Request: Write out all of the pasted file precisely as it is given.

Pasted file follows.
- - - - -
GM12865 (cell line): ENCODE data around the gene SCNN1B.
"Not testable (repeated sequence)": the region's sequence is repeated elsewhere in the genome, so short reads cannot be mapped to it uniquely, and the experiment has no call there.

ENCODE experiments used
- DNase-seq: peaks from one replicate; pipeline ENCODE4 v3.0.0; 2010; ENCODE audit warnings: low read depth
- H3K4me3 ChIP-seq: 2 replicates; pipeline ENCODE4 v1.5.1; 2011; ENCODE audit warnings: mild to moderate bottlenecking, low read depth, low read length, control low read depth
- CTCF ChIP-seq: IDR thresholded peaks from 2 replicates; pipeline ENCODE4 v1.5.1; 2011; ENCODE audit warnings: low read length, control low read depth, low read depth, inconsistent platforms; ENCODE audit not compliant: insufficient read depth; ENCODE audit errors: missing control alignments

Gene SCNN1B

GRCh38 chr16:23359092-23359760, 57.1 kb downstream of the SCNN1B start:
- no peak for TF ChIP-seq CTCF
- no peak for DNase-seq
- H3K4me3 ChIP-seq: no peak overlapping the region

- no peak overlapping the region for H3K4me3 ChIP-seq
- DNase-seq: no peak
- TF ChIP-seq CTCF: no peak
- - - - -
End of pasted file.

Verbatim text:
GM12865 (cell line): ENCODE data around the gene SCNN1B.
"Not testable (repeated sequence)": the region's sequence is repeated elsewhere in the genome, so short reads cannot be mapped to it uniquely, and the experiment has no call there.

ENCODE experiments used
- DNase-seq: peaks from one replicate; pipeline ENCODE4 v3.0.0; 2010; ENCODE audit warnings: low read depth
- H3K4me3 ChIP-seq: 2 replicates; pipeline ENCODE4 v1.5.1; 2011; ENCODE audit warnings: mild to moderate bottlenecking, low read depth, low read length, control low read depth
- CTCF ChIP-seq: IDR thresholded peaks from 2 replicates; pipeline ENCODE4 v1.5.1; 2011; ENCODE audit warnings: low read length, control low read depth, low read depth, inconsistent platforms; ENCODE audit not compliant: insufficient read depth; ENCODE audit errors: missing control alignments

Gene SCNN1B

GRCh38 chr16:23359092-23359760, 57.1 kb downstream of the SCNN1B start:
- no peak for TF ChIP-seq CTCF
- no peak for DNase-seq
- H3K4me3 ChIP-seq: no peak overlapping the region

- no peak overlapping the region for H3K4me3 ChIP-seq
- DNase-seq: no peak
- TF ChIP-seq CTCF: no peak